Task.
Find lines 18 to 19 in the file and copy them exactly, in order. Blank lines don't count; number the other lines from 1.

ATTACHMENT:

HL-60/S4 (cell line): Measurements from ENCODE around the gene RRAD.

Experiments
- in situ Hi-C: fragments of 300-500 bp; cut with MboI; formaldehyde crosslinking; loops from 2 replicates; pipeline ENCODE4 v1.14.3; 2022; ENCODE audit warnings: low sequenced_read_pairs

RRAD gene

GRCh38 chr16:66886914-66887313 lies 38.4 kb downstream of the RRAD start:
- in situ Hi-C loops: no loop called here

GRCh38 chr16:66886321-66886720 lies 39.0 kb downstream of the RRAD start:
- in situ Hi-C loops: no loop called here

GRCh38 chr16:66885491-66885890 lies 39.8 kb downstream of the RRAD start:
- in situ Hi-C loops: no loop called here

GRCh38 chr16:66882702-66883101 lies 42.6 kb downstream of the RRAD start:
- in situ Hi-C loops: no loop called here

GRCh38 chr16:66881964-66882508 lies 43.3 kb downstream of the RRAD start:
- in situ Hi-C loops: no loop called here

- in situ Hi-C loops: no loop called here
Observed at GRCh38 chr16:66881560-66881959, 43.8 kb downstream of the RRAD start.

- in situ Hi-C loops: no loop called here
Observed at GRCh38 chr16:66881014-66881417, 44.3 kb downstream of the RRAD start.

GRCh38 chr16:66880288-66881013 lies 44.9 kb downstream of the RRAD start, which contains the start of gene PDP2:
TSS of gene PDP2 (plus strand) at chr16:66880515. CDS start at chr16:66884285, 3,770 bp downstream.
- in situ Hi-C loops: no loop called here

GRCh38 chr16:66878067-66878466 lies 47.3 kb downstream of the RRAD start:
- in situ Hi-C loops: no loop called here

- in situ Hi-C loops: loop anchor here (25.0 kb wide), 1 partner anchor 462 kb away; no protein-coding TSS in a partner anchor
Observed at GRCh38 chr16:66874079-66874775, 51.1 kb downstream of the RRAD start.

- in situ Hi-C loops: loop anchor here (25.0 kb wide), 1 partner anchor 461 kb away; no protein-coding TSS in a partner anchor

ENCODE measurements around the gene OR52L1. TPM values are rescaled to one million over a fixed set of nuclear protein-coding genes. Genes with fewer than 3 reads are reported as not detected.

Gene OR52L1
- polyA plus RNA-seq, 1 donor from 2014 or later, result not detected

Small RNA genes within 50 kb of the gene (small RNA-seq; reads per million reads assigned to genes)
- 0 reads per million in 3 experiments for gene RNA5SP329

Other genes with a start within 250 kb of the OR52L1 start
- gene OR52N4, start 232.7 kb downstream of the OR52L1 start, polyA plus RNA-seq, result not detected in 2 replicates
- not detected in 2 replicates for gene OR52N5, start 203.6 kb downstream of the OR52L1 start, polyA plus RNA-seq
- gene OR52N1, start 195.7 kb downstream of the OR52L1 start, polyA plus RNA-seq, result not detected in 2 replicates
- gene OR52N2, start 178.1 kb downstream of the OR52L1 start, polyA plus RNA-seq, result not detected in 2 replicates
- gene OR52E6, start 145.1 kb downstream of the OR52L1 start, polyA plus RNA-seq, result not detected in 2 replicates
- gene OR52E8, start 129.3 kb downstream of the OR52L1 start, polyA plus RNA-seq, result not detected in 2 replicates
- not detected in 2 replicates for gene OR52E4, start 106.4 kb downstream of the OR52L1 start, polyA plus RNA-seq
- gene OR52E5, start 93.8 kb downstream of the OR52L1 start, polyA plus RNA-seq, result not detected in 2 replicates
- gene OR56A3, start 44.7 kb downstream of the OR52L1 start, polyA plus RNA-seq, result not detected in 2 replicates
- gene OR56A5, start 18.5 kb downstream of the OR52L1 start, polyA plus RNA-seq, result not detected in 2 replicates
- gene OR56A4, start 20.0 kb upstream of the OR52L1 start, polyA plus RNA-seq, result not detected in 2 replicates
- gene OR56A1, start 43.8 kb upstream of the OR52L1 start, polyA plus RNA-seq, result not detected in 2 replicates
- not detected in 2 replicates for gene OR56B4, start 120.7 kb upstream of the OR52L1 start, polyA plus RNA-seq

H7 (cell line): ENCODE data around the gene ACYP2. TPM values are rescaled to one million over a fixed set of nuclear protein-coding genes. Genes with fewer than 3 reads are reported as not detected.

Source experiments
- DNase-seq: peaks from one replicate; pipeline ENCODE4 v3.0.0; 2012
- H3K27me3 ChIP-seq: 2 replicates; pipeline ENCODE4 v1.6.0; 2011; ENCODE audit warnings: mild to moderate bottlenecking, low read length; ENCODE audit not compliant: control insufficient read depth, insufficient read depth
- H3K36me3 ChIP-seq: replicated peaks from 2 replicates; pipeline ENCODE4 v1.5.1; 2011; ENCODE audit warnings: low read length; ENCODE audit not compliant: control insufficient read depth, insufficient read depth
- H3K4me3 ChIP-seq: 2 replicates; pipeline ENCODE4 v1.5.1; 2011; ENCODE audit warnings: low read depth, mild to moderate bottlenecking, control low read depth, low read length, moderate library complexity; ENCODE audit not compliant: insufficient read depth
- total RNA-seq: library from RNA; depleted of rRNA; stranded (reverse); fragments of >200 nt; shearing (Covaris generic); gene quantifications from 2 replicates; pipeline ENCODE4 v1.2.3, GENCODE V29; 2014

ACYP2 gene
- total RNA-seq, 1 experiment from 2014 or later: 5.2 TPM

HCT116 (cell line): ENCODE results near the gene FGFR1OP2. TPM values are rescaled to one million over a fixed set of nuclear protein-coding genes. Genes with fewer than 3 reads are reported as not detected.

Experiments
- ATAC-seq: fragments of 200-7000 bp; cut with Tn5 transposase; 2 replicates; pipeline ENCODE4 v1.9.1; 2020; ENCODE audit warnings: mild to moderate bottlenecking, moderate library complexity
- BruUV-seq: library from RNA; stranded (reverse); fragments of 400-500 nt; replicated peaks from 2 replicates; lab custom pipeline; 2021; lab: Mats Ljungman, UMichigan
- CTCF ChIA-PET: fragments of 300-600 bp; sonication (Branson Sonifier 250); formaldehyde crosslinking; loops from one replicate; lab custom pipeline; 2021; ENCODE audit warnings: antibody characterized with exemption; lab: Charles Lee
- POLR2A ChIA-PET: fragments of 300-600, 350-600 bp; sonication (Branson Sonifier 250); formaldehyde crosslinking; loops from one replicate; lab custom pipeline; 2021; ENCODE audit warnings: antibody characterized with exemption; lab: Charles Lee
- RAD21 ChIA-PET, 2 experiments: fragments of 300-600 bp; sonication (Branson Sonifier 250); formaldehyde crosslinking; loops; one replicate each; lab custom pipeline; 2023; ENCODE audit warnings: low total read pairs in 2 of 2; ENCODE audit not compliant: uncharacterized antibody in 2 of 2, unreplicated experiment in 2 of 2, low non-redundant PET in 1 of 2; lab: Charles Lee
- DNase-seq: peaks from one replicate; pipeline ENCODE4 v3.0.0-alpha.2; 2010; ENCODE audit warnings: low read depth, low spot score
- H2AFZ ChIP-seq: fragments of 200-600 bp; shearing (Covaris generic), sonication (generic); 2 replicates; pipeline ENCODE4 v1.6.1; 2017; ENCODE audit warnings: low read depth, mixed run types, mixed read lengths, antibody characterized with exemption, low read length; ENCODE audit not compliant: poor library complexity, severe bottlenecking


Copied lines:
Observed at GRCh38 chr16:66881014-66881417, 44.3 kb downstream of the RRAD start.

GRCh38 chr16:66880288-66881013 lies 44.9 kb downstream of the RRAD start, which contains the start of gene PDP2: